Council moves toward lease deal for golf complex

Council moves toward lease deal for golf complex

Michele Ellson
Chuck Corica Golf Complex

Alameda’s City Council moved a step closer to hiring a professional operator to take over the Chuck Corica Golf Complex on Tuesday night, voting unanimously to introduce an ordinance that would make it so. The council is expected to approve a deal with Greenway Golf next week.

“I am more than excited,” City Councilman Doug deHaan said after moving to introduce the ordinance authorizing the deal, which has been five years in the making.

The council deliberated for two hours over the finer points of the lease deal, in particular over staff projections that the city would need to lend its golf fund up to $440,000 in order to pay a promised $1 million toward renovations that come in the wake of criticism over the council’s failure to permanently cure chronic budget deficits.

City staffers estimated the money, which staff proposed taking from the city’s general fund reserve, could be recouped over six years, though Greenway has estimated it could happen in three.

“I remember a long and heated conversation over the budget and how we were going to close the gap, and whether to use general fund dollars to close the gap instead of cutting city services. And here we are, just in principle, using general fund dollars to pay for recreation,” Mayor Marie Gilmore said.

City Councilwoman Beverly Johnson said she believed a long-term lease would lift all of the golf complex’s liabilities off the city’s shoulders, something the proposed lease deal doesn’t do. The city will still make $130,000 a year in debt payments for earlier driving range work and pay $80,000 a year in urban runoff fees.

City Manager John Russo pledged that city staff would look elsewhere for the rest of the money the city is to contribute toward upgrades, money the city would pay out in 2015 after Greenway makes improvements to the golf complex. City Attorney Janet Kern will make council-directed adjustments to the contract language.

“Mr. Russo and I are pretty creative. I think we can put our heads together, put together some options and bring that back to you before any decisions are made,” Assistant City Manager Lisa Goldman said of council’s request that the money be found elsewhere.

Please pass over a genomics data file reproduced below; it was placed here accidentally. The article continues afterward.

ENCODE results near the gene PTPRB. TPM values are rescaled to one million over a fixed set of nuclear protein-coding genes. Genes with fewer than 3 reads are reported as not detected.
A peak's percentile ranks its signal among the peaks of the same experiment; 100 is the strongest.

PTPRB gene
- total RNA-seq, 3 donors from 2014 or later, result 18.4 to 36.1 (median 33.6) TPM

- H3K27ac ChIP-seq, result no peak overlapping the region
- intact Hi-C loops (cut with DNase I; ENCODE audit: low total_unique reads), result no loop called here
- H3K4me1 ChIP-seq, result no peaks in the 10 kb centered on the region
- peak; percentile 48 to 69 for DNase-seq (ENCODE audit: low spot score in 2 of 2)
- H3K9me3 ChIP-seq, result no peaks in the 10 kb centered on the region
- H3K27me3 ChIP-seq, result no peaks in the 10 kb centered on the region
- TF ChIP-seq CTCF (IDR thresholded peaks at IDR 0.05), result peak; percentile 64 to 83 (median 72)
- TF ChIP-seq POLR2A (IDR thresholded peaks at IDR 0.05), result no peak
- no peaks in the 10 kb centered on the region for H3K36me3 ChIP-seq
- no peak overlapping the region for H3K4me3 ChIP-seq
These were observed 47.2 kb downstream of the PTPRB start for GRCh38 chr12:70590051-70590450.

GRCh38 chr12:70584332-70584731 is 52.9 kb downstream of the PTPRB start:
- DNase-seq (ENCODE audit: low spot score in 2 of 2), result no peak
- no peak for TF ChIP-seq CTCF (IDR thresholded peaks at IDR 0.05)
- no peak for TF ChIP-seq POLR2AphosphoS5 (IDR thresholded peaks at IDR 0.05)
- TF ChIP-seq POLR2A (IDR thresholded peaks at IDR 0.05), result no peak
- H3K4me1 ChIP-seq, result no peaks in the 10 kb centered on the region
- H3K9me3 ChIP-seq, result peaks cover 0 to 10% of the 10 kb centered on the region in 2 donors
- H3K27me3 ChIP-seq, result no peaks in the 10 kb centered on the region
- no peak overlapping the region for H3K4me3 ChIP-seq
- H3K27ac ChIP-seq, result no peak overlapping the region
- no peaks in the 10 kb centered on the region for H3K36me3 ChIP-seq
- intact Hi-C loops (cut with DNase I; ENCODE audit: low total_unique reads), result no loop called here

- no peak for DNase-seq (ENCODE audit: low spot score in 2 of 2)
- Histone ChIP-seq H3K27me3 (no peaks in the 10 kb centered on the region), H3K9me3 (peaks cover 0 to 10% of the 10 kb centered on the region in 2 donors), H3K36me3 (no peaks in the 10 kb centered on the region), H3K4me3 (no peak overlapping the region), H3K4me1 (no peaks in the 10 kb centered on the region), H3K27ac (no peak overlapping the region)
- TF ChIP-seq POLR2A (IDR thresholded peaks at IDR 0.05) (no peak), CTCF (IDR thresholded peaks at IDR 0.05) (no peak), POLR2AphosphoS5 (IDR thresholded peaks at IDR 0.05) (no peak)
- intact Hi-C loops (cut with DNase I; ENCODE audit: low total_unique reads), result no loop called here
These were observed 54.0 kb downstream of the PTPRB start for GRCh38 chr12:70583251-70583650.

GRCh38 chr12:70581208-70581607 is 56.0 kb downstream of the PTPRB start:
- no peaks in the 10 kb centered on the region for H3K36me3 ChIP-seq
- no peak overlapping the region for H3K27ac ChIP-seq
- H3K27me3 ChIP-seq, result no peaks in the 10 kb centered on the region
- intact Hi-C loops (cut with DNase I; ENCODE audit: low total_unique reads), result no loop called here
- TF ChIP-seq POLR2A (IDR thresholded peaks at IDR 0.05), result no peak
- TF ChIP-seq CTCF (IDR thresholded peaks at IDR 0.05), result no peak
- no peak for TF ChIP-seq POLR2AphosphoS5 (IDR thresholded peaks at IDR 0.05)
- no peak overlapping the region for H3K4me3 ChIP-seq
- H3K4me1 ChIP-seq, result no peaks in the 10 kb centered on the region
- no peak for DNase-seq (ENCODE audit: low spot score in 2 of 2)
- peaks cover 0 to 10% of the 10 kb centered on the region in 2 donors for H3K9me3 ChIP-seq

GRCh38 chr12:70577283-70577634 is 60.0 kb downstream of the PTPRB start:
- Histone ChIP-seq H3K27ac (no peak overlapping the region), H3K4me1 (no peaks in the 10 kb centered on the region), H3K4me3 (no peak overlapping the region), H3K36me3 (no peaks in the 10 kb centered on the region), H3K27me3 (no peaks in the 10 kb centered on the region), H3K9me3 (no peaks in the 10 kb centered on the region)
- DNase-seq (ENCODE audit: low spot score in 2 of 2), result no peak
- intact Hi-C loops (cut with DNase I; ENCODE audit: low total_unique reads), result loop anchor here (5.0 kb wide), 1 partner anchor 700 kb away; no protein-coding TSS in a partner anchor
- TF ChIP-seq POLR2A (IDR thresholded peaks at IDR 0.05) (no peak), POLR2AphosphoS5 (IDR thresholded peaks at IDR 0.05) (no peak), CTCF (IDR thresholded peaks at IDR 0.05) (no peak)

The city began to consider hiring a private operator to run the complex in earnest in 2008, a year after a consultant told them it needed $10 million in upgrades council members said the city couldn’t afford. City leaders had originally sought to negotiate a deal with KemperSports Management, which it hired to manage the course while a more permanent operator was found, but city leaders balked when Kemper’s managers offered a proposal that didn’t comply with the city’s requirements.

Council members chose to negotiate a deal with Greenway in May, citing the operator’s proposal to revamp the Jack Clark South Course, environmentally friendly practices and proposed solutions to the drainage issues that have bedeviled golfers who play at the complex.

Under the terms of the deal, Greenway would pay a minimum of $11.5 million in rent over 20 years and make $6.7 million in upgrades, with $1 million of that coming from the city. Greenway estimated they would pull in $45.6 million in revenues over their first 10 years of running the complex.

Golf Commission President Jane Sullwold applauded the deal, saying it’s “exactly what we need for golf in Alameda.” She also asked the council to reopen negotiations with the owners of Jim’s on the Course, who the city had negotiated unsuccessfully with for a long-term lease to operate a restaurant there.

If the council approves the lease deal on July 31, Greenway could be set to run the complex by September. Greenway’s Kelley said his firm would begin renovations soon after, starting with the complex’s driving range and the nine-hole Mif Albright course.

“Thank you. I look forward to working with you,” Kelley said as the council voted to move forward.